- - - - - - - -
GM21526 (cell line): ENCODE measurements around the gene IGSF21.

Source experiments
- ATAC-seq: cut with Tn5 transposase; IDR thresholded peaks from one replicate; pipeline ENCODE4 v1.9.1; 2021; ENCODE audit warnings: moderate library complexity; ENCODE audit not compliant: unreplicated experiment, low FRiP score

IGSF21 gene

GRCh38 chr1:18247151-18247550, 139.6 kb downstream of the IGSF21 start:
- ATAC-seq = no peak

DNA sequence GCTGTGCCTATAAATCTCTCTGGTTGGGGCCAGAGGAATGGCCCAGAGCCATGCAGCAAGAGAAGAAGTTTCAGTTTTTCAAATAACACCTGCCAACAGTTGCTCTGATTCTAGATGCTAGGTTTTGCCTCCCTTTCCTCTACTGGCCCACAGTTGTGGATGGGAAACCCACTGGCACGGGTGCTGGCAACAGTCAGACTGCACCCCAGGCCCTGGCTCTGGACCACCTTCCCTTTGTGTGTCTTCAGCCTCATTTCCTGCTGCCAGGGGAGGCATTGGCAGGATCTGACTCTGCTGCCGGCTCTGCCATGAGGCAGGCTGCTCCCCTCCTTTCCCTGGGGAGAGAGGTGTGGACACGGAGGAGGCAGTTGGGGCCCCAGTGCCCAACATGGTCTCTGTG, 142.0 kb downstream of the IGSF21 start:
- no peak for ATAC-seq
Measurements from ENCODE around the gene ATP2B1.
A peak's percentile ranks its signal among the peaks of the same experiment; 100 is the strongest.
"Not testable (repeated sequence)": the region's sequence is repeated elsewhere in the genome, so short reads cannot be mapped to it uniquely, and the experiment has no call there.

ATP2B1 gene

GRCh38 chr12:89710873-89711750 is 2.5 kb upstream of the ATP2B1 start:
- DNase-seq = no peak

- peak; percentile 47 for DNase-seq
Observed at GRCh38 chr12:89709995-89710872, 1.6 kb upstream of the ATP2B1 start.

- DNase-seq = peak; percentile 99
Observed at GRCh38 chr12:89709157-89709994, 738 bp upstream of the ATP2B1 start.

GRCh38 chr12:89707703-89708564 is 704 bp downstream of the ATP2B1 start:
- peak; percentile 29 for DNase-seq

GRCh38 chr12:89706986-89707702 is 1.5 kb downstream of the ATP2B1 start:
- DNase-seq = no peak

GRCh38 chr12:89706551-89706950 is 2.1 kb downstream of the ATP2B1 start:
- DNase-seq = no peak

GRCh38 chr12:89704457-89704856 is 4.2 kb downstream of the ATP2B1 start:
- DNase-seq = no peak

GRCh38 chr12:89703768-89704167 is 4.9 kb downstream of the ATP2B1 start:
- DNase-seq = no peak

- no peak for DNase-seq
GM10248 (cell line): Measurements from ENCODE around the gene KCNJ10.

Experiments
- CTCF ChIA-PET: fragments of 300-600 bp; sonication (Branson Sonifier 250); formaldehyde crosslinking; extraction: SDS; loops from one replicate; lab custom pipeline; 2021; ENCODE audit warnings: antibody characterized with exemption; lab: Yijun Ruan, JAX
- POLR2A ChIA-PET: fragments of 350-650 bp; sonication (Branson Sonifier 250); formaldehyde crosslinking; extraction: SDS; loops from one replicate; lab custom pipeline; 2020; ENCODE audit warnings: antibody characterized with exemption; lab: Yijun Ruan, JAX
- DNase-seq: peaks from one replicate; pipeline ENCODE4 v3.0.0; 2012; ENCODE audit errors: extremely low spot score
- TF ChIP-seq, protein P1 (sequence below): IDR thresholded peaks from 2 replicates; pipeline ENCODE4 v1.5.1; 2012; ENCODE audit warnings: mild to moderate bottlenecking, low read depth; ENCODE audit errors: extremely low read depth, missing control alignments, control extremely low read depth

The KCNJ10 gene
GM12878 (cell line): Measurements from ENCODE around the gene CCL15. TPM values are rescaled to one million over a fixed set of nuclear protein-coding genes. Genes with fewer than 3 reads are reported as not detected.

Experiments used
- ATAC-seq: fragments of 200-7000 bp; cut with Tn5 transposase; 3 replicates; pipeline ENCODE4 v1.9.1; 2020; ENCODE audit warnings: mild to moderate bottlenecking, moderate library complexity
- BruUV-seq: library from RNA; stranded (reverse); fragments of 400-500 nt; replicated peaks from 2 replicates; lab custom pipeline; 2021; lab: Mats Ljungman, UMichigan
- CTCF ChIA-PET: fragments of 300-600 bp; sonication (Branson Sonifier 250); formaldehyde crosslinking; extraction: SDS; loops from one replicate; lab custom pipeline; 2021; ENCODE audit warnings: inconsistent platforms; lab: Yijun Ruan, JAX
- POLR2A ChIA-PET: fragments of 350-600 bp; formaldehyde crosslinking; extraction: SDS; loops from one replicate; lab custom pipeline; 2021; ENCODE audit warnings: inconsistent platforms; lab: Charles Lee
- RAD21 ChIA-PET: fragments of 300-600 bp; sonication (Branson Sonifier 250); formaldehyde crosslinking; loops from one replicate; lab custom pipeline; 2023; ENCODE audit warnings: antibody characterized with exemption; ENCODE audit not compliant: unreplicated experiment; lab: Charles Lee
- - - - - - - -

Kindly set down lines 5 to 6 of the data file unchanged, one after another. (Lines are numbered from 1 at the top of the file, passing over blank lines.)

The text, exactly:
GRCh38 chr1:18247151-18247550, 139.6 kb downstream of the IGSF21 start:
- ATAC-seq = no peak